two stories on the murder of Pakistani journalist Syed Saleem Shahzad. The first is from Pakistan Press Foundation, dated May 31, and the second, more detailed
. Everyone believes he was killed by the Pakistani intelligence service, the ISI.
31 May 2011
Body of missing journalist found with torture marks
SOURCE: Pakistan Press Foundation
(PPF)—On May 31, 2011, the dead body of Syed Saleem Shahzad, 40, Pakistan Bureau Chief of “Asia Times Online” and South Asia Correspondent for Italian news agency Adnkronos International (AKI), was found in a canal, some 150 km from Pakistan’s capital, Islamabad, from where he was abducted two days earlier. His body is reported to bear marks of torture.
He was abducted at around six pm on May 29, while he was on his way to participate in a television talk show to discuss his investigative report published on May 27 for “Asia Times Online” which said that al-Qaeda had launched a deadly assault on a naval base (Pakistan Naval Station Mehran) in Karachi, the headquarters of the navy’s air wing, on 22 May because talks had failed over the release of several naval personnel arrested on suspicion of links to the militant group’s affiliates.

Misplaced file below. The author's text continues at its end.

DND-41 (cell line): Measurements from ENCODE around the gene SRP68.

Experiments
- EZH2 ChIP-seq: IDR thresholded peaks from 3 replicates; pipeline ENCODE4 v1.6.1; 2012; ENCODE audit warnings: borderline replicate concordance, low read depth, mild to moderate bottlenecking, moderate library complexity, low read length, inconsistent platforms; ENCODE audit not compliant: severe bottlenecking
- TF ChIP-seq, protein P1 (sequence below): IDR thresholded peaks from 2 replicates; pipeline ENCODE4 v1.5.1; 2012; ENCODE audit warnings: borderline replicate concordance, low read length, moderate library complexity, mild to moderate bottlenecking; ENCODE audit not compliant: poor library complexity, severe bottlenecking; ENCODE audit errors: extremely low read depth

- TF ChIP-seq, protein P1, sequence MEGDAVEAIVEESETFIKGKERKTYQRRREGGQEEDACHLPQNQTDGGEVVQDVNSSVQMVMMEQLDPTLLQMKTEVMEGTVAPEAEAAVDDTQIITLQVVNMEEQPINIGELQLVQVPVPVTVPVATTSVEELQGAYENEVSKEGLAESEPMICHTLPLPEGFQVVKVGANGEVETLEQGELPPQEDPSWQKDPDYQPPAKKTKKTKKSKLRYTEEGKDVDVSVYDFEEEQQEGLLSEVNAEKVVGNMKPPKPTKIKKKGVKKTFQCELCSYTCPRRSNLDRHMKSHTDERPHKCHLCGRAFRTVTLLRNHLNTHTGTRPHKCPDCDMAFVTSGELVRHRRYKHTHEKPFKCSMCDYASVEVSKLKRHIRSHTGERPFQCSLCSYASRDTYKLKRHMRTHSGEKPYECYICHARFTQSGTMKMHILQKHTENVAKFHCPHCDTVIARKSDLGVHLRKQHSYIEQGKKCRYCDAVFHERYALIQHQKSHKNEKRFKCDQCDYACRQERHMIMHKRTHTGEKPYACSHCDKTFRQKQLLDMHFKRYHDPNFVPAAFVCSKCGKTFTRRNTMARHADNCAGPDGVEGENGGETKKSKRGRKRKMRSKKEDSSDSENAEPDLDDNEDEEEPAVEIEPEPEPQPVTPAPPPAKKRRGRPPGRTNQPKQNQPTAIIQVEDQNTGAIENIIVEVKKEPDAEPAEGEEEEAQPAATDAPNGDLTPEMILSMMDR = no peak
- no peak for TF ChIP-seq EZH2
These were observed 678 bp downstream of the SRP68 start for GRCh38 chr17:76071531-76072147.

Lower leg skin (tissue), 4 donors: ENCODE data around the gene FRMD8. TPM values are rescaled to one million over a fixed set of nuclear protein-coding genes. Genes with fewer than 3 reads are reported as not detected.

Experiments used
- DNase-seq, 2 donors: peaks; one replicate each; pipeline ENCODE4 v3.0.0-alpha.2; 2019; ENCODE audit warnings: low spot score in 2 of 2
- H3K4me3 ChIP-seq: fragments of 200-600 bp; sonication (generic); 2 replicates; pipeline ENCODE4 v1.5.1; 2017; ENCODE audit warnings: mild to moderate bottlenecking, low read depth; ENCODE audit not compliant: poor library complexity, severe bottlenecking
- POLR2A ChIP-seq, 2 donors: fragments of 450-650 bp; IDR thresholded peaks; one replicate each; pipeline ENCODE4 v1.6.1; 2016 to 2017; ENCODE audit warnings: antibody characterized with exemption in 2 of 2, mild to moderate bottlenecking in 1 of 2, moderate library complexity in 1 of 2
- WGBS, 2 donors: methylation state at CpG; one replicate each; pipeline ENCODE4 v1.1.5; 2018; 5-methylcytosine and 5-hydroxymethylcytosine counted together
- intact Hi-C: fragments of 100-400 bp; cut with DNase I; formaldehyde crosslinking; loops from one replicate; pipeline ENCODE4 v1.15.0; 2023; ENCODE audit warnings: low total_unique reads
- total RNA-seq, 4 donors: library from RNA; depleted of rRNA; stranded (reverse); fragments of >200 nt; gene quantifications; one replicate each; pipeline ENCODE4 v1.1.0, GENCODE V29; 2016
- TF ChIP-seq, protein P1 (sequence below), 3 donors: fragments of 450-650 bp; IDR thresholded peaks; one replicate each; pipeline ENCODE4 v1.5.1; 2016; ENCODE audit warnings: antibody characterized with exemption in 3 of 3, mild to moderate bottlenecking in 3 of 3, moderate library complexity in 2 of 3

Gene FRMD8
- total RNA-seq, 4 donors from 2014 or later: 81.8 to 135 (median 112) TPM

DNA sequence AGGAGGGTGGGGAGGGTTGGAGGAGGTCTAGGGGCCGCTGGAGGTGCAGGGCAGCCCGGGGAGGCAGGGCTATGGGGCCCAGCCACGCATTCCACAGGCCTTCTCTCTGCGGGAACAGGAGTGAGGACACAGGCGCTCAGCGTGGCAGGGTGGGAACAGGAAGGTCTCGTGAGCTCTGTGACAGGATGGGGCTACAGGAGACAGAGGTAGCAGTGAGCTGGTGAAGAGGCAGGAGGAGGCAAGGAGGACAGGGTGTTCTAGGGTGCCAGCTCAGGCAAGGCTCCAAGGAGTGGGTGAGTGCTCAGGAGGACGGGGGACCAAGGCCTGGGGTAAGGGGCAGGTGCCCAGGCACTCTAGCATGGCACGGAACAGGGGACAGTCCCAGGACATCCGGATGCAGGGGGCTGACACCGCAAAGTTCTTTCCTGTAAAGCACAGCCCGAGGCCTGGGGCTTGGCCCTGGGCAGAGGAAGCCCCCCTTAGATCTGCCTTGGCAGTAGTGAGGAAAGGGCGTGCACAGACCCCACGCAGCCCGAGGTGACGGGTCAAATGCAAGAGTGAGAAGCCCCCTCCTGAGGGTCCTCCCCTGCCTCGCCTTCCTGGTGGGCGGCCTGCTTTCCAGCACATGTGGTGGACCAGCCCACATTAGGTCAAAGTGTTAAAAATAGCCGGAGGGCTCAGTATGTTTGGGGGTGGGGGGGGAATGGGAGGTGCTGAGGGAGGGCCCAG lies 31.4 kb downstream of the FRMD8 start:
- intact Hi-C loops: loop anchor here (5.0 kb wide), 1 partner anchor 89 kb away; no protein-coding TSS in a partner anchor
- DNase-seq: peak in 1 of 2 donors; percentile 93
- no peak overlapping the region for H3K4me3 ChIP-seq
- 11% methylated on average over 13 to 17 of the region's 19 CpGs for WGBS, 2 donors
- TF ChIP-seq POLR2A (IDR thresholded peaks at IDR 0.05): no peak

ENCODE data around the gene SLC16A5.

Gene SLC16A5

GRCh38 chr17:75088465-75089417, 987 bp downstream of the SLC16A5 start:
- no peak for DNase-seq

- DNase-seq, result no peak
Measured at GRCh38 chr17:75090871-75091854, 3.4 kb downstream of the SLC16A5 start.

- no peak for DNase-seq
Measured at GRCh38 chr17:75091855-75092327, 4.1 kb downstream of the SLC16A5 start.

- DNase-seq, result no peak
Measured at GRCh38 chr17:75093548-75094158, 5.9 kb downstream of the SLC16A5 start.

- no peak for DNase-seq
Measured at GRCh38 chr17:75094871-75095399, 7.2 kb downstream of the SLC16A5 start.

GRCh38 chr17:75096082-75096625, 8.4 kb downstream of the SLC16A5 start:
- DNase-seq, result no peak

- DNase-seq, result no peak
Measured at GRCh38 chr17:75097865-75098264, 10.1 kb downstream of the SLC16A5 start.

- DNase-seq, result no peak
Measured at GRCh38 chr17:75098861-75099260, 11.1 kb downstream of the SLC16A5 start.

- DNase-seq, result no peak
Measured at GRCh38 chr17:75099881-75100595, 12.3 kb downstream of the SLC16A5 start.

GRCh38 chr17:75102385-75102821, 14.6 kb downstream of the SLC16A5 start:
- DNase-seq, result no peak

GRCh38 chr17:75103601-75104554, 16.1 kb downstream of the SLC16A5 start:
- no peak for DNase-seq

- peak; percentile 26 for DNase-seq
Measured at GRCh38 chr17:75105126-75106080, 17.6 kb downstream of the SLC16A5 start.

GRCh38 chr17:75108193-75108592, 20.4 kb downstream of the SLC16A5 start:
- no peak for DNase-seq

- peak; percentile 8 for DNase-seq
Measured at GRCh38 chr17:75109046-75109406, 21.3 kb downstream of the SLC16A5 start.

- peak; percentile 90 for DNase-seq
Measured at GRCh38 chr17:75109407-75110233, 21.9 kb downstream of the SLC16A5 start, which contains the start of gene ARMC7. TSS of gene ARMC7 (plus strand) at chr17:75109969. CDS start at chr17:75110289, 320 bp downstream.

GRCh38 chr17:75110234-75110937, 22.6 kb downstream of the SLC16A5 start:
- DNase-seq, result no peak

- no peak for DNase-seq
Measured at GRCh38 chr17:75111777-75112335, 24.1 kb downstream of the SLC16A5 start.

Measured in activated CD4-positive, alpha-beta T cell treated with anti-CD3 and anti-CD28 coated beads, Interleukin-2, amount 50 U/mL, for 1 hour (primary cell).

Ali Dayan Hasan of Human Rights Watch said that Shahzad had previously warned that his life was in danger from the ISI (Inter-Services Intelligence agency). In October 2010, Shahzad sent Human Rights Watch an email saying he was afraid he would be killed by the ISI, Hasan claimed.